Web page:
Rhodes: Pension plans too costly for cities
Detroit — The bankruptcy judge who green-lighted reductions in pensions and health insurance for more than 32,000 Detroit retirees said Wednesday he's "deeply concerned" about the unfunded liabilities other cities are saddled with.
Retired U.S. Bankruptcy Judge Steven Rhodes said Detroit and other cities need to consider moving away from costly pension plans and transition employees on to 401(k)-style defined contribution retirement plans.
Rhodes cited publicized estimates that American municipalities have unfunded pension liabilities ranging between $1 trillion and $4 trillion.
"It flies largely under the radar and it doesn't get a lot of attention and it doesn't get a lot of management and I'm deeply concerned about that," Rhodes said. "Because that's money cities don't have that they have promised to their retirees and I think that solution across the country, and including in Detroit, has to be at some point defined contribution (plans)."
Rhodes made the comments Wednesday during the annual Crain's Detroit Business "Newsmakers of the Year" luncheon at MotorCity Casino that honored his work in Detroit's historic bankruptcy, as well as that of former Emergency Manager Kevyn Orr.
Detroit's bankruptcy restructuring plan cut pensions for non-uniform retirees by a minimum of 4.5 percent and reduced inflationary cost-of-living increases for retired police officers and firefighters. The reduced benefits will begin showing up in retirees' pension checks in March. But the plan keeps in place a hybrid pension plan that requires new employees to contribute more to their retirement.
Rhodes suggested Detroit missed a chance to get out of the pension business altogether during the bankruptcy, which officially ended in December after the judge approved Orr's restructuring plan in November.
Orr shared the stage with Rhodes and the bankruptcy's chief mediator, Chief U.S. District Court Judge Gerald Rosen and defended his decision not to pursue a 401K plan for city workers.
"Was it a missed opportunity? I don't think so," Orr said. "Our general services pensions are modest, $19,400 (per person) on average."
Police and firefighters get pensions that average about $25,000 a year, but they also are not eligible to collect Social Security like other retirees.
With Rhodes' permission, Detroit was able to reduce its $3.13 billion unfunded pension liability by 54 percent to $1.45 billion through reduced benefits and the 20-year "grand bargain" infusion of $816 million in contributions from state taxpayers, private foundations and Detroit Institute of Arts donors. The city used the bankruptcy process to slash its promised retiree health insurance benefits from $4.3 billion to $450 million.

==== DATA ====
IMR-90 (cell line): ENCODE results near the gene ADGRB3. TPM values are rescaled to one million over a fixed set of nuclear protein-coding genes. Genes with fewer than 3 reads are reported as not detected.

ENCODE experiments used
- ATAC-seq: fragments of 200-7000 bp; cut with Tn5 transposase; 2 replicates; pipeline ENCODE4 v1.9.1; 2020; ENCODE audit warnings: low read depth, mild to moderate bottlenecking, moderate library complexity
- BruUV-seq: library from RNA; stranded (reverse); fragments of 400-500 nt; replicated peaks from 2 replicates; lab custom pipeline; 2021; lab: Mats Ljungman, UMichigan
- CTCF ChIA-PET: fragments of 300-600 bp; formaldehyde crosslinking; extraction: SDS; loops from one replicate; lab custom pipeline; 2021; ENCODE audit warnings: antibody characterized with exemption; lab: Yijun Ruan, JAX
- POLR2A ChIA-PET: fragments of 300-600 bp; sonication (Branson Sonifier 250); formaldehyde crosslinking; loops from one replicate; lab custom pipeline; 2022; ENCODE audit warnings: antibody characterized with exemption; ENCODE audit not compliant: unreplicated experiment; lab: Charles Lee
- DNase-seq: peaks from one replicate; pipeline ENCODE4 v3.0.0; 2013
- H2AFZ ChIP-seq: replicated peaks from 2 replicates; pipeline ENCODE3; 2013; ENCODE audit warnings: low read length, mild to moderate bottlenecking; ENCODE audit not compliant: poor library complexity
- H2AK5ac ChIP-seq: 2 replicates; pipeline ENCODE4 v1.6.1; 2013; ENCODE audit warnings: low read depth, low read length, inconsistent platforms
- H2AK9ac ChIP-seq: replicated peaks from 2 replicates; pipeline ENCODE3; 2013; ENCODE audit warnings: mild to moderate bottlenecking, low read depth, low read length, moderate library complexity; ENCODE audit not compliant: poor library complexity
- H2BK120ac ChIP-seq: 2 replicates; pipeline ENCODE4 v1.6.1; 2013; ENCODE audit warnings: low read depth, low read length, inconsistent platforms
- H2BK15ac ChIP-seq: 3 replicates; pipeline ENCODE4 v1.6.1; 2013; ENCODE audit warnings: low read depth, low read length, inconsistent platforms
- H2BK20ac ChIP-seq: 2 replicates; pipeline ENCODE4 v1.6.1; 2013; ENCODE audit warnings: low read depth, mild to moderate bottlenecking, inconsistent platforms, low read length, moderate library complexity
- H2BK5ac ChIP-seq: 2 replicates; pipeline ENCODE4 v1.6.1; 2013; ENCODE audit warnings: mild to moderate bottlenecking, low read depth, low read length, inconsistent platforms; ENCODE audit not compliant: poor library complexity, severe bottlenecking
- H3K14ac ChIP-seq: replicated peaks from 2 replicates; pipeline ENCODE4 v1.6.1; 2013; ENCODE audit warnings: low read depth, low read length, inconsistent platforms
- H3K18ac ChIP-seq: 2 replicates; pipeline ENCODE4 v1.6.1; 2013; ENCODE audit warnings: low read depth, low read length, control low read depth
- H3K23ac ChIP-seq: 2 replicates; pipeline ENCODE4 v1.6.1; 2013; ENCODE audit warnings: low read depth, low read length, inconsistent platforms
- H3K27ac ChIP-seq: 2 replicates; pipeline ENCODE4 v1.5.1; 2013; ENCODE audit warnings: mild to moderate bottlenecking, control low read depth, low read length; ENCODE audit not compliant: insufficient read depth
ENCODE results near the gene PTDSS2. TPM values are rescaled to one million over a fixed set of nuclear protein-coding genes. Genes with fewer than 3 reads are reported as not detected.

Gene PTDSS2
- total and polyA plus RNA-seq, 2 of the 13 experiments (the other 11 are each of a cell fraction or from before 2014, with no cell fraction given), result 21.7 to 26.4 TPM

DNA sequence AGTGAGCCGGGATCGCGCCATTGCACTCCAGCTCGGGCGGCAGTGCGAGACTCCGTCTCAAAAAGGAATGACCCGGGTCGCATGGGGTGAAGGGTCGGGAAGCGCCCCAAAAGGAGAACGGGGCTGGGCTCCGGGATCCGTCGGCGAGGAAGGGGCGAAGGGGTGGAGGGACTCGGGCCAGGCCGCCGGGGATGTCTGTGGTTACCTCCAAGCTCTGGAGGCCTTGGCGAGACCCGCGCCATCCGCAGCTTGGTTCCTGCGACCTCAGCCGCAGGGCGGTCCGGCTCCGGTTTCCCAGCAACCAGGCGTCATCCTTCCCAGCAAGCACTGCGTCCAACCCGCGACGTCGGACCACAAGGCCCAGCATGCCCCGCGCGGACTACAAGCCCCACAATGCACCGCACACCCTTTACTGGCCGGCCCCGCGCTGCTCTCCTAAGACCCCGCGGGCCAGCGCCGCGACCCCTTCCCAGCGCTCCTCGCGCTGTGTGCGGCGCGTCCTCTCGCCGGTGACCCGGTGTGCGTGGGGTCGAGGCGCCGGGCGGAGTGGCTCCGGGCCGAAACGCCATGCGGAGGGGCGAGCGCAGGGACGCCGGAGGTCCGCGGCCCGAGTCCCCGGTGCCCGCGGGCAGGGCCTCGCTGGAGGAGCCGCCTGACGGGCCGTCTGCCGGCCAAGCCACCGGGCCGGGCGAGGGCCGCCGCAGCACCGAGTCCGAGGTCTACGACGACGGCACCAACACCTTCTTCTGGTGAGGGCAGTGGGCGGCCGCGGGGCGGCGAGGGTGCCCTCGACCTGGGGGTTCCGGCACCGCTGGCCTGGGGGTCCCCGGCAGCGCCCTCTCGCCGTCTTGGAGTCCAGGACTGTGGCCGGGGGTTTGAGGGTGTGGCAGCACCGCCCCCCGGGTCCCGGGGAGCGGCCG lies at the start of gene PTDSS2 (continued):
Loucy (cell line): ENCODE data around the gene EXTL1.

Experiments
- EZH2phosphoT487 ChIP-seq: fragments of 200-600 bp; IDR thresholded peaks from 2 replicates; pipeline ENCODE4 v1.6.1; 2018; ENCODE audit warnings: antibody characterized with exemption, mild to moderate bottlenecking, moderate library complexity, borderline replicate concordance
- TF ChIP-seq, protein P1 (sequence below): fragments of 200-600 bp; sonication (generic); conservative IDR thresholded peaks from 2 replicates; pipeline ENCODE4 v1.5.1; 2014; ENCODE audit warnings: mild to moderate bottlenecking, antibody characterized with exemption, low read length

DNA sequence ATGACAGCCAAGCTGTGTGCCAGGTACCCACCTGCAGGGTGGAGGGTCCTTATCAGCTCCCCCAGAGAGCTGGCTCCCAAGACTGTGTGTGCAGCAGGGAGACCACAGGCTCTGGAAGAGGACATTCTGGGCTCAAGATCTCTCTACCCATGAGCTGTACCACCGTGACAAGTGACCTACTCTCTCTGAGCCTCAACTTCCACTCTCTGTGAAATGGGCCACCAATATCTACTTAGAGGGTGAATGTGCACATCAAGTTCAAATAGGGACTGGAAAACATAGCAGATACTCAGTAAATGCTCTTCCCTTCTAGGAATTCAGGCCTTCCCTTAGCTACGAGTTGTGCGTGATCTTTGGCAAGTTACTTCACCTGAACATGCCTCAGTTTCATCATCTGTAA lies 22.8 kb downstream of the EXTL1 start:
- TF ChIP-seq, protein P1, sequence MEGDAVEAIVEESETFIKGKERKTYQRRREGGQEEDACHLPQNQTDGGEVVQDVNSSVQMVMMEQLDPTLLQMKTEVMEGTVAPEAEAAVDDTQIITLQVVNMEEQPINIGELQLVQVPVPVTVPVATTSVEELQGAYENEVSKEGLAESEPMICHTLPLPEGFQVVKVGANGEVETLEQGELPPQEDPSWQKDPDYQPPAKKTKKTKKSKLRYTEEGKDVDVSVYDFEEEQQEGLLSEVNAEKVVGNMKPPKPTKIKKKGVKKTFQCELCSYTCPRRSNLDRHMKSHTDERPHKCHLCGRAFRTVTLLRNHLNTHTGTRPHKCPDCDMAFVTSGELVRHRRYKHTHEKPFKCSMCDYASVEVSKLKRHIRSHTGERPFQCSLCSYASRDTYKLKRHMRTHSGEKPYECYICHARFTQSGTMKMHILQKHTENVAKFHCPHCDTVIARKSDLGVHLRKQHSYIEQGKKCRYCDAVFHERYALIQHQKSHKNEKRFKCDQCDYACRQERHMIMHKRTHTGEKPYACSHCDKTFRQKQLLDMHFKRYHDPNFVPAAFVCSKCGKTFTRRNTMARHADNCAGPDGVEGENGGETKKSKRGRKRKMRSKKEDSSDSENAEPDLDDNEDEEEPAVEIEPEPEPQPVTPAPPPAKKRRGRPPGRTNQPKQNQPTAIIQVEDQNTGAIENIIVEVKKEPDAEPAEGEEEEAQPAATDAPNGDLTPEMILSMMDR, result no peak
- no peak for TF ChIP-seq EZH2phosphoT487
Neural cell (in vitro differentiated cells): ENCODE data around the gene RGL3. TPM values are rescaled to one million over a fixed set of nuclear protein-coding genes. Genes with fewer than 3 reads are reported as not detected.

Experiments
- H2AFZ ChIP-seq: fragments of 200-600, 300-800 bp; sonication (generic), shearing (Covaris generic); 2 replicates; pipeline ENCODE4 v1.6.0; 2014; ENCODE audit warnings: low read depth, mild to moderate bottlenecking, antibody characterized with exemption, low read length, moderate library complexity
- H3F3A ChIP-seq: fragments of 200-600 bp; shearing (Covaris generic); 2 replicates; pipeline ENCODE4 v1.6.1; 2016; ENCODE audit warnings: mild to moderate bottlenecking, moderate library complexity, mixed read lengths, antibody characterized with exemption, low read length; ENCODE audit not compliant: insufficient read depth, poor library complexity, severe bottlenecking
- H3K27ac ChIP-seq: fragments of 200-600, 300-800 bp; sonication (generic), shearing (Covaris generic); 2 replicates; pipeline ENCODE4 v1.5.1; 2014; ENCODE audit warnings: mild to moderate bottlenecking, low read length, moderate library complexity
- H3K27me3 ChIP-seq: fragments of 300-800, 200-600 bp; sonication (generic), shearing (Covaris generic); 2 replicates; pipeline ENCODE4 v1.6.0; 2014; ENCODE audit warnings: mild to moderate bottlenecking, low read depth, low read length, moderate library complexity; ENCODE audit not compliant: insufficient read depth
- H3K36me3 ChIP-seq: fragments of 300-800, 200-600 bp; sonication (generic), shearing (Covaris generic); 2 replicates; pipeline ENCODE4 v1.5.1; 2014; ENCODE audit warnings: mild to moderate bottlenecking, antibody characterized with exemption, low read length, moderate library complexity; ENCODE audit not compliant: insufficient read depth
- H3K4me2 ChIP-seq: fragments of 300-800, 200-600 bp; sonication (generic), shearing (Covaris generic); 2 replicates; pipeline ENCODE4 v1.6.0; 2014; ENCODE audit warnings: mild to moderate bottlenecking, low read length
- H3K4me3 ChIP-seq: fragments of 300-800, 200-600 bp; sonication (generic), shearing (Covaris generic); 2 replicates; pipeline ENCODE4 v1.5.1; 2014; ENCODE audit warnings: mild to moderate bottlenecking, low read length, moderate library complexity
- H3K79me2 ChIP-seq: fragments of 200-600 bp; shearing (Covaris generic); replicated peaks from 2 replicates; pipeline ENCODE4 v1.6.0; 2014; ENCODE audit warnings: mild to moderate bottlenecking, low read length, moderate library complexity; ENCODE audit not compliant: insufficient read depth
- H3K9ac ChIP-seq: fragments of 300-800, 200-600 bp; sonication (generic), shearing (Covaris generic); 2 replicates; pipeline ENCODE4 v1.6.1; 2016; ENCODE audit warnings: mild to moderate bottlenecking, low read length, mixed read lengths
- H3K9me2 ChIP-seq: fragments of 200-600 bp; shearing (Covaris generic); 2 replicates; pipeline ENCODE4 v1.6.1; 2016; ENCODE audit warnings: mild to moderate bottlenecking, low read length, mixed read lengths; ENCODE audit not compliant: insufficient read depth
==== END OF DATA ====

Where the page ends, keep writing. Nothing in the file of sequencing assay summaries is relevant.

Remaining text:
Rosen, the architect of the "grand bargain," noted bankruptcy negotiations produced more conservative assumptions for investment returns from the city's two pension plans. The restructuring plan assumes 6.75 percent in investment returns, down from the previous assumption of 8 percent.
"We did make progress," Rosen said. "It's a bit inaccurate to say we didn't take advantage of it."
The three men, who were central figures in shepherding Detroit through an expeditious Chapter 9 bankruptcy, reflected on the case and its implications for the city, state and country during the Crain's event, which drew about 450 people, including city and creditor attorneys who were involved in the 17-month-long case.
Before the luncheon, Orr joked that he feels like a "parolee" after stepping out of the spotlight from his role guiding the city through the bankruptcy.
"The pressures that I was feeling in doing my job was nothing (compared) to the uncertainty of folks that depended upon their retirement income, health care," said Orr, who is now consulting for an emergency manager in Atlantic City, N.J.
Challenged by the impact of the bankruptcy on the lives of Detroit's 680,000 residents, Rhodes invited members of the public to air their views in court on Orr's debt-cutting plan.
"It was as much a political case as a legal case," Rhodes said. "... The residents of the city had a great stake in outcome of the case, a personal stake, each and every one of them. ... This is something that we in the bankruptcy court are totally unfamiliar with."
Rosen revealed that at the outset of the bankruptcy, he set a goal of forging to get Detroit out of bankruptcy by July 18, 2014 — one year after the city filed for Chapter 9 protection.
"I thought that would have a nice symmetry to it because of the one-year anniversary," Rosen said.
At Rhodes' urging, Detroit's bankruptcy reorganization spurred a deal between city and suburban leaders to regionalize the governance of Detroit's water and sewerage department — one component that remains unfinished.
"We have to find a way to build upon the momentum for regional cooperation ...," Rhodes said. "I think that is essential to the ultimate success of the city, and the region and the state."
Rhodes added that he's "very optimistic and enthusiastic about the city's future."
"All of the ingredients for success are there," Rhodes said. "The balance sheet has been fixed."